Our Life Planner business reported adjusted operating income of $382 million for the current quarter compared to $300 million a year ago. Results for the year-ago quarter included a charge of $19 million for the estimated impact of the March 2011 earthquake and tsunami disaster in Japan. Excluding this charge, results were up $63 million from a year ago. Current quarter results benefited from continued business growth. On a constant dollar basis, insurance revenues, including premiums, policy charges and fees, were up 9% from a year ago. More favorable level of policy benefits in the current quarter, which we estimate to be a positive of about $20 million in the comparison including mortality and reserve true-ups, also contributed to the earnings increase. In addition, foreign currency exchange rates contributed $12 million to the increase in earnings from a year ago.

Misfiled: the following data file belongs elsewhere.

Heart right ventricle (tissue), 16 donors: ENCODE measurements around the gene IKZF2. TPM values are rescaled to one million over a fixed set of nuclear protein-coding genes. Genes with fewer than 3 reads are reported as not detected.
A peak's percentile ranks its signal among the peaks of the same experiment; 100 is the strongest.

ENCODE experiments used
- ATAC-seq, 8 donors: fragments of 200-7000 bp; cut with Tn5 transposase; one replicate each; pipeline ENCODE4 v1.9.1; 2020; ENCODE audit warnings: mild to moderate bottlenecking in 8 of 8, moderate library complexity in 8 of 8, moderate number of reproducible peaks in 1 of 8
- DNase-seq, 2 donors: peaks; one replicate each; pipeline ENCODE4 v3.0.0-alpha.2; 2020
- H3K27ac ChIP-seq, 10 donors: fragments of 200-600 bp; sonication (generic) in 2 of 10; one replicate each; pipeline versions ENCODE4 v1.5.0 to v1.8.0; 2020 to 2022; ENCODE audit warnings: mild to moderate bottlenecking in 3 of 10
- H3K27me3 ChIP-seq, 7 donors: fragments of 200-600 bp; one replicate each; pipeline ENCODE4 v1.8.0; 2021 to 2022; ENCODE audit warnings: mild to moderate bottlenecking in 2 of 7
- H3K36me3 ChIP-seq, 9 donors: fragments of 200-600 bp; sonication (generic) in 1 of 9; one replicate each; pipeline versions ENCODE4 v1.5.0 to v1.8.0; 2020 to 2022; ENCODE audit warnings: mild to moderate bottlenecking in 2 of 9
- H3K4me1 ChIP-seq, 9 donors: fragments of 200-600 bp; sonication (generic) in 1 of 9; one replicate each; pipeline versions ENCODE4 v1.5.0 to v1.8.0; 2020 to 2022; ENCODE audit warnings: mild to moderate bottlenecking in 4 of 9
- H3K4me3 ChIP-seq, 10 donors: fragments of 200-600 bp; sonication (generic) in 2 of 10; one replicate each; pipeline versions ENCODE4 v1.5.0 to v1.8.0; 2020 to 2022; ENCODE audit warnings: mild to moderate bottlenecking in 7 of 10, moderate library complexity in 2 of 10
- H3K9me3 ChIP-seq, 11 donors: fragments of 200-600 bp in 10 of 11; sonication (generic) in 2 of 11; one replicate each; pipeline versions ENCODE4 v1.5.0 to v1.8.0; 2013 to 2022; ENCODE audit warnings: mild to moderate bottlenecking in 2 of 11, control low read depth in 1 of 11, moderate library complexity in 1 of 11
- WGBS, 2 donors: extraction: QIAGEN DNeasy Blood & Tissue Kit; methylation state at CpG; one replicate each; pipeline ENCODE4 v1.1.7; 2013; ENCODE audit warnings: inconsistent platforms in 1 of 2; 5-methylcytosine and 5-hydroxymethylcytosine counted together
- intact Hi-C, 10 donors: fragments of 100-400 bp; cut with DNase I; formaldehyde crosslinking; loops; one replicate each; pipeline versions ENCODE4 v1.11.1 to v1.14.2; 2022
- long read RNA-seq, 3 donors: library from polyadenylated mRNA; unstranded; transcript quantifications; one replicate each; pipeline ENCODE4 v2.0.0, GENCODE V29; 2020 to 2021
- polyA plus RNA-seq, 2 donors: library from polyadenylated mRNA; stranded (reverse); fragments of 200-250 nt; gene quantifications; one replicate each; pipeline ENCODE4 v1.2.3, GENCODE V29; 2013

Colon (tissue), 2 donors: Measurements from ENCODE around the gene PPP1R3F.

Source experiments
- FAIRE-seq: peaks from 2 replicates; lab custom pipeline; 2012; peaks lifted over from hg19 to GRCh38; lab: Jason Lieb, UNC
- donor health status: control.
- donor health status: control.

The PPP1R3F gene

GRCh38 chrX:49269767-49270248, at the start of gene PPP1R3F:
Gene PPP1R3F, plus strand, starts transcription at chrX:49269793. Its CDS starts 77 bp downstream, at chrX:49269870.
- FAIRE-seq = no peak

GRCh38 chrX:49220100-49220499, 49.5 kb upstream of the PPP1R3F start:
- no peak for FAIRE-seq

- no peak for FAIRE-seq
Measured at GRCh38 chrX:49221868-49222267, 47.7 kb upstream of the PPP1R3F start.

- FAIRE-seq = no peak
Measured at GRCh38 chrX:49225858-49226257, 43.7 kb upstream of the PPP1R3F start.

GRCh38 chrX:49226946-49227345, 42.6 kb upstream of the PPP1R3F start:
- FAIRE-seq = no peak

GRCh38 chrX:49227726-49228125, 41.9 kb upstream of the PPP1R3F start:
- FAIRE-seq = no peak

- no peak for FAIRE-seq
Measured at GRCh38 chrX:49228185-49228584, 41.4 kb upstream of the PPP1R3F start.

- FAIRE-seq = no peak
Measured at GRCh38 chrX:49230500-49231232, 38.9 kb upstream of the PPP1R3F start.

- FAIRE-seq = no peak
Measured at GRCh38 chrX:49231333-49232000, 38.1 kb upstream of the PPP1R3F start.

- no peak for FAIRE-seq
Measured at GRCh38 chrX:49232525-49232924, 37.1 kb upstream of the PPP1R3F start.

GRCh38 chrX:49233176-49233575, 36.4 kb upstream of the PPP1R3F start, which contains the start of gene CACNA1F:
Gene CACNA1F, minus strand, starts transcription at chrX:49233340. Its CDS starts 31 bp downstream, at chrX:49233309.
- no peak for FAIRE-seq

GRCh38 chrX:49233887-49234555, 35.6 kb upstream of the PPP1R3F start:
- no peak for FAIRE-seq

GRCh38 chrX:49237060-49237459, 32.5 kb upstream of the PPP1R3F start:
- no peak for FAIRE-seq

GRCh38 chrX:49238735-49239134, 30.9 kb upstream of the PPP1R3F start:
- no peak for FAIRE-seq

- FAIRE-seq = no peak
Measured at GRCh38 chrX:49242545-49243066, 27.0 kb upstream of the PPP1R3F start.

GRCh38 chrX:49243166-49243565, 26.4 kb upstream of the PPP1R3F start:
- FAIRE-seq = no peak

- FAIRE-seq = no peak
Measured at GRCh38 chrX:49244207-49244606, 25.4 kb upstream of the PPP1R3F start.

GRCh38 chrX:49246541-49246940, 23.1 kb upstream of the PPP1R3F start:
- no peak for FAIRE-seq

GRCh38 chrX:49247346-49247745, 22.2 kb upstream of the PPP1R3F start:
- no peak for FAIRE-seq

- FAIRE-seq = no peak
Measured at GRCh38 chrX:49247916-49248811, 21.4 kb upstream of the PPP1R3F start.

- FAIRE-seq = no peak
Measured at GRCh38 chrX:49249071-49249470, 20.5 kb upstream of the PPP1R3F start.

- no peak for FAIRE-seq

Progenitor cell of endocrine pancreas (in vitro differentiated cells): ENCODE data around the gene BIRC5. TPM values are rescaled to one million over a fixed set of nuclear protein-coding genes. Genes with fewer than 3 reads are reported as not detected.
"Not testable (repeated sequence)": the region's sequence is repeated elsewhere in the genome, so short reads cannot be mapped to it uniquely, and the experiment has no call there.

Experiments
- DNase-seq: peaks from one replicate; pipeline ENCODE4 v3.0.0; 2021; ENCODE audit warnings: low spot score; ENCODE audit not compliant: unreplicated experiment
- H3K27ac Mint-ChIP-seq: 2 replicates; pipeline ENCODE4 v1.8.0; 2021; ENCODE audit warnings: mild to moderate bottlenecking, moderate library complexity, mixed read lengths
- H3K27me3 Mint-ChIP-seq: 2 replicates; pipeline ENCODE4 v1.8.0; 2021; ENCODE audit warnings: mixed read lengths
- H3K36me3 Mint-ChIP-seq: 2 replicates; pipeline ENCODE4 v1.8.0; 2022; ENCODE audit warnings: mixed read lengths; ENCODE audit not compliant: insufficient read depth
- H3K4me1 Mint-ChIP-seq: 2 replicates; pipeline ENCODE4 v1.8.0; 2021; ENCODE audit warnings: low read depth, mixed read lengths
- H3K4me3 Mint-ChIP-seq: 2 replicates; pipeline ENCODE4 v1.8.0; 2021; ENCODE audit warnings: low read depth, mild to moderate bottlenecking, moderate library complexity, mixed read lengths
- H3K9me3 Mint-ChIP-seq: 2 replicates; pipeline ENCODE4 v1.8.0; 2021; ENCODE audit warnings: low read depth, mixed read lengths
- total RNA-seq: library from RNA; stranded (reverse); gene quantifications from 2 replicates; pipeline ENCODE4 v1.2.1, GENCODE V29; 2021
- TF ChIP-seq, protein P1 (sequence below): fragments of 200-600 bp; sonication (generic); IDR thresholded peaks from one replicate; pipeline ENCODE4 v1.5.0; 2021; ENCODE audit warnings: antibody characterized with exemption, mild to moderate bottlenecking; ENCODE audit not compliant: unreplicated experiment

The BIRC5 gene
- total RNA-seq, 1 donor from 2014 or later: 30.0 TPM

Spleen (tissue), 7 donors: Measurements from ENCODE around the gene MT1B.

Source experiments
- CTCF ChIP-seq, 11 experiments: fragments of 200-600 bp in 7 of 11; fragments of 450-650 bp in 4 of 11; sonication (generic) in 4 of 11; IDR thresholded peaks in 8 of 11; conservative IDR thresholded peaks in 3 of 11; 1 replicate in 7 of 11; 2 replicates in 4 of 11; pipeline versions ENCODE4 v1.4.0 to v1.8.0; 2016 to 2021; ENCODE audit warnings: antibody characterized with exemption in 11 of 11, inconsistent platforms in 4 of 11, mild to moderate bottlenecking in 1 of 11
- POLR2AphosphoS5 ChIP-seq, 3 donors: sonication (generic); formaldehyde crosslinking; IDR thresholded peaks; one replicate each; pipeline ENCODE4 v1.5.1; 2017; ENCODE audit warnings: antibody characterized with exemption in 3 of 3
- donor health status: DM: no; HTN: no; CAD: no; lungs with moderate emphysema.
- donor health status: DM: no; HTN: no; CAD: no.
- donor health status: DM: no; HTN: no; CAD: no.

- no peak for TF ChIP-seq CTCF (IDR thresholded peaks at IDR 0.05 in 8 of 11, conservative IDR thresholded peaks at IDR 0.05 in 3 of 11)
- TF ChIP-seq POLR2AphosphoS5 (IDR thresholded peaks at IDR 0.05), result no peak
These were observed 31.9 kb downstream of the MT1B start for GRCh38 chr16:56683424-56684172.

International Insurance sales on a constant dollar basis reached a record high of $819 million for the first quarter compared to $660 million a year ago. Our current quarter sales reflect expanding distribution, the attractiveness of our products in the protection and retirement markets and a few factors relating to market developments and updating of our product portfolio. Gibraltar Life sales were $439 million in the current quarter, up $76 million from a year ago. Bank channel sales contributed $50 million of the increase, driven primarily by protection products. Our Single Premium Whole Life products, which have been popular in the bank channel, gained momentum as a major Japanese competitor, limited its sales of the yen-based Single Premium Whole Life products through banks. The remainder of the increase or $26 million came from the life consultant channel, mainly driven by greater sales of our U.S. dollar retirement income products.